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A pedestrian walks in Toronto's Financial District, on Feb. 11, 2021.

Fred Lum/The Globe and Mail

Bank of Montreal ’s second-quarter profit surged higher amid rising optimism about an economic recovery, but demand from clients for new loans has been slower to rebound as the pandemic drags on.

Abnormally low provisions for loan losses and bustling activity in capital markets helped push BMO’s adjusted profit to $2.1-billion, up 193 per cent year-over-year, excluding writedowns and costs from the recent sale of two businesses abroad.

BMO is the first major bank to report financial results for the fiscal second quarter that ended April 30. Across the banking sector, earnings will compare favourably to the same quarter last year, when profits reached a nadir in the early months of the coronavirus pandemic, as lenders stockpiled billions of dollars in financial reserves to cover a potential wave of loan losses that has largely not materialized since then.

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BMO set a high standard, beating analysts’ expectations by a wide margin, and executives are optimistic about the bank’s near-term prospects. The North American economy is “poised for a strong recovery” this year and next year, chief executive officer Darryl White said in a conference call with analysts.

But even with business and consumer confidence improving, supply chain delays, public-health setbacks, sky-high deposit balances and inflation fears are still dampening demand for new loans, especially from businesses that form a core part of BMO’s clientele.

In the three months that ended April 30, BMO earned $1.3-billion, or $1.91 a share, compared with $689-million, or $1 a share, in the same quarter last year. That included $772-million in charges related to the sale of the bank’s European asset management arm and its private banking business in Hong Kong and Singapore earlier this year.

Excluding those charges, BMO said it earned $3.13 a share. On average, analysts expected adjusted earnings per share of $2.82, according to Refinitiv.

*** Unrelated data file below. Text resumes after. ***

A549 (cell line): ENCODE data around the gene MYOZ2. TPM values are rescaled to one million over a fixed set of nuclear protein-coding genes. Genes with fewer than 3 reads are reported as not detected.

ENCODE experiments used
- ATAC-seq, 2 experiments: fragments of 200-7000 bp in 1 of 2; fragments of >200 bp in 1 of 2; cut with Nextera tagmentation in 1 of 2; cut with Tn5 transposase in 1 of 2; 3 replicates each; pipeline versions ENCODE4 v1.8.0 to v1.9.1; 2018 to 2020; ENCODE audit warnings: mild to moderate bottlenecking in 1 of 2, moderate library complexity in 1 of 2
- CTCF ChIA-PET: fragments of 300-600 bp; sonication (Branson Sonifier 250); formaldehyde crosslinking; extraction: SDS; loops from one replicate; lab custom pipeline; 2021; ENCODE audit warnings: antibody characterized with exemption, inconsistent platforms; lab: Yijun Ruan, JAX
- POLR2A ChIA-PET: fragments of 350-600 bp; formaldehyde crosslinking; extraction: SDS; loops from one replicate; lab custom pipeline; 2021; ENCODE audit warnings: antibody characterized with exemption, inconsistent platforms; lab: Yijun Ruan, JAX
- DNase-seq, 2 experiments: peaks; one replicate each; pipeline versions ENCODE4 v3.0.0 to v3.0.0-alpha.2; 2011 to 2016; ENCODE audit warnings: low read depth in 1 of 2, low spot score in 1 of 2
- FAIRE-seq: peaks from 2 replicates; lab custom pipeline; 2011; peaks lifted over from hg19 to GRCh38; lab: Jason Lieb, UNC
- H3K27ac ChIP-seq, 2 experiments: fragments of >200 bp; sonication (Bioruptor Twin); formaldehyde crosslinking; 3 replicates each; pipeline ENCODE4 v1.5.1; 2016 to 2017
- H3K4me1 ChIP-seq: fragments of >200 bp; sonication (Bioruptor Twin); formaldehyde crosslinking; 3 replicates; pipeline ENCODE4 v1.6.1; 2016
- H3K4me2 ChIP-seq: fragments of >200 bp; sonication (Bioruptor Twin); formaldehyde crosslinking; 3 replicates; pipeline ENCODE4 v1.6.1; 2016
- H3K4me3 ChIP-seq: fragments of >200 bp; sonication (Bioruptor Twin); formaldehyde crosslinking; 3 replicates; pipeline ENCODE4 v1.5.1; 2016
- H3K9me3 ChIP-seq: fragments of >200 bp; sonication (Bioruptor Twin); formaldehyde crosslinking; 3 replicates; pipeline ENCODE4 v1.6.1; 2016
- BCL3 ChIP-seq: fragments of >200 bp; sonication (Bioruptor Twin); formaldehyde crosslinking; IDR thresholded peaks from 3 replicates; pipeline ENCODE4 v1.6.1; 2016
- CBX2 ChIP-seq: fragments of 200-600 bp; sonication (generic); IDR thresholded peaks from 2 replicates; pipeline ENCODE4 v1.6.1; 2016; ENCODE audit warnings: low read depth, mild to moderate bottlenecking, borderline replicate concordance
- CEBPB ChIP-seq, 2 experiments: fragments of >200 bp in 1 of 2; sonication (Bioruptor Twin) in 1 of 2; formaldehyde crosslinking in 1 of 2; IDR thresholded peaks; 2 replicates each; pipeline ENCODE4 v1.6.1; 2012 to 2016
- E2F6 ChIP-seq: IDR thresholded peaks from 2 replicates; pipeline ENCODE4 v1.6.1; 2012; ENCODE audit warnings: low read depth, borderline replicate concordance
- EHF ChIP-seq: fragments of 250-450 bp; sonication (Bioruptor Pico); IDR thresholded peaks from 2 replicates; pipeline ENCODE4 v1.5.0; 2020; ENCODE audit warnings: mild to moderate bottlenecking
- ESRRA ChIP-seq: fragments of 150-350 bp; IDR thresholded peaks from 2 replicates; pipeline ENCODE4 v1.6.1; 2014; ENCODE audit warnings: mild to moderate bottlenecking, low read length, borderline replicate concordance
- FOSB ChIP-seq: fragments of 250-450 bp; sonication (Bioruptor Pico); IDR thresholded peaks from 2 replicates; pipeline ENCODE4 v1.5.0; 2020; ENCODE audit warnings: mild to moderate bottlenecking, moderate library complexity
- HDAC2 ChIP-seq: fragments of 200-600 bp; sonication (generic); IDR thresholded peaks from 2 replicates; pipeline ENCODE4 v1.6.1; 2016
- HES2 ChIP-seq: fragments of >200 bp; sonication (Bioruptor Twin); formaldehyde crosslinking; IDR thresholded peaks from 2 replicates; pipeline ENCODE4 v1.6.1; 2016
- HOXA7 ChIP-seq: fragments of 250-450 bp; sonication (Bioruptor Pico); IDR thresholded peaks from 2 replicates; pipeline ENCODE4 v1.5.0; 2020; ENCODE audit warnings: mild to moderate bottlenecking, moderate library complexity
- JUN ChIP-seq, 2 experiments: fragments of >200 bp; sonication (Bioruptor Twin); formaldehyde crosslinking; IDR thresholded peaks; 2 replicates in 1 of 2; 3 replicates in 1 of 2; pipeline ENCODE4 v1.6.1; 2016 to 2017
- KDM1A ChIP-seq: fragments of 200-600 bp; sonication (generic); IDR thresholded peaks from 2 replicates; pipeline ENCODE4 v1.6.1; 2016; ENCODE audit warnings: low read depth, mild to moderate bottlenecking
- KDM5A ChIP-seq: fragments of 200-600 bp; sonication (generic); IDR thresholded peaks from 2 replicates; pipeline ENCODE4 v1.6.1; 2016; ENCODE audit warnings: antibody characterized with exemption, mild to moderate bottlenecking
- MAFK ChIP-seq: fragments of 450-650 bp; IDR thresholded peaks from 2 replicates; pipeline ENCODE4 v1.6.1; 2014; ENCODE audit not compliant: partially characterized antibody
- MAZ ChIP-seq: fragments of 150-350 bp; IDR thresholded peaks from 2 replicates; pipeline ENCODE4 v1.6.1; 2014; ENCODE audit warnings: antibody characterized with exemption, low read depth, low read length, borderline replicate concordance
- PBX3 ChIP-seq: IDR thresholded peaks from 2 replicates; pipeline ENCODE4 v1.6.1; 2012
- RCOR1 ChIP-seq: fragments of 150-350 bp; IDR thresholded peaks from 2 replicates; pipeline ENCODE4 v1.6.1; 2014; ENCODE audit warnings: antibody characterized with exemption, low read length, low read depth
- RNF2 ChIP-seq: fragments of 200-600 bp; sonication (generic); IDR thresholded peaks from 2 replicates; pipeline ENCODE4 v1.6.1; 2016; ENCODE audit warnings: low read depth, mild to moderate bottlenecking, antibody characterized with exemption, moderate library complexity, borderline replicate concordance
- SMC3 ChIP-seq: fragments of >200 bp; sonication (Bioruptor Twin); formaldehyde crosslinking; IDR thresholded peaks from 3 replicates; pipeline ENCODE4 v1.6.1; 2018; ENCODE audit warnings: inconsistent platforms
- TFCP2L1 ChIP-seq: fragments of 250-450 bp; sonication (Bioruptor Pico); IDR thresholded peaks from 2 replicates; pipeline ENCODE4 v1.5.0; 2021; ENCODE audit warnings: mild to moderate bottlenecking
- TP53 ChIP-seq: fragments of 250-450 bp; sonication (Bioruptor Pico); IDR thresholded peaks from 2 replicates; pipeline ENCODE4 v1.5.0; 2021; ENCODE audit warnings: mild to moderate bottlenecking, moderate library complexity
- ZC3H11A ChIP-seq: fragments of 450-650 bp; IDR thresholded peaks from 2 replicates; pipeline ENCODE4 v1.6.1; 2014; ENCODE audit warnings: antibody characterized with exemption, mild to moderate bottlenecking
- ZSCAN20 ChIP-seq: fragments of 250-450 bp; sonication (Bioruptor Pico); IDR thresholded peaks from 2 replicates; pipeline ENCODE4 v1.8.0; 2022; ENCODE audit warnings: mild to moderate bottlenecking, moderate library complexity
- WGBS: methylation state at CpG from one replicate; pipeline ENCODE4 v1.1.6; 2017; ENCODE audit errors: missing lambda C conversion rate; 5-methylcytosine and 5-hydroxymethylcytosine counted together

Fears that the pandemic would cause a spike in losses from defaulting loans are receding as massive government stimulus programs have cushioned the pandemic’s impact on many businesses and households. In the fiscal second quarter, BMO earmarked just $60-million in provisions for credit losses to cover loans that may go bad. That included $155-million for loans that are past due, offset by a recovery of $95-million that had previously been set aside against those that were still current, based on improving economic forecasts.

In the second quarter last year, BMO set aside $1.12-billion in provisions to build its resilience against the crisis created by COVID-19, followed by another $1.1-billion in the next quarter. Investors now expect banks to start recovering some of that money as expectations of actual losses decline, which should boost profits in future quarters.

Chief risk officer Pat Cronin said he is watching to see how soon governments in Canada ease lockdown restrictions, what the fallout will be from a health crisis in India, and for signs that hot housing markets are stabilizing. The bank’s allowance for loan losses “will take some time to go back down,” he said in the analyst call. “My gut is, probably, over the course of the next 12 to 18 months we’ll see a reduction to something that is more stable.”

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It may also take time for BMO to restore its normal pace of lending. The bank’s loan balances, at $459-billion, were stable when compared with the first quarter, and commercial and personal loans increased by 2 per cent, but total balances are still down 4 per cent from a year ago.

“Commercial loan growth was stagnant and cards balances continued to contract,” said Meny Grauman, an analyst at Scotia Capital Inc., in a note to clients. It “remains an open question ... when we will see a revival in non-mortgage lending.”

Optimism among business clients is rising and demand for their products is strong, but many of them haven’t started borrowing again. Businesses from car dealers to appliance stores have too little inventory to meet demand from consumers as supply chains have become clogged, causing product delays and increasing prices.

“Until that challenge sorts itself out, our existing clients are unlikely to increase their use of bank [credit] lines,” Tayfun Tuzun, BMO’s chief financial officer, said in an interview.

For now, business lending will likely grow at a modest pace, but by the fiscal fourth quarter or early 2022, “we should start realizing a lot more visible loan growth,” he said.

Personal loans such as credit card balances and auto lending are still down 5 per cent year-over-year, but consumer spending, especially on travel, started to pick up last month in Canada and the United States. “That likely is going to continue,” Mr. Tuzun said, and as consumers burn through pent-up savings, “at one point that is going to start translating into more personal loan growth.”

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With Canadian housing markets roaring, mortgages continued to be an exception to otherwise sluggish loan growth, with BMO’s balances rising 6 per cent year-over-year. There should be “some moderation” after a tougher stress test on new mortgages takes effect June 1, Ernie Johannson, head of North American personal and business banking, said in the analyst call. But it is only expected to affect 5 per cent to 10 per cent of borrowers. “It will still remain a fairly robust mortgage market in Canada,” she said.

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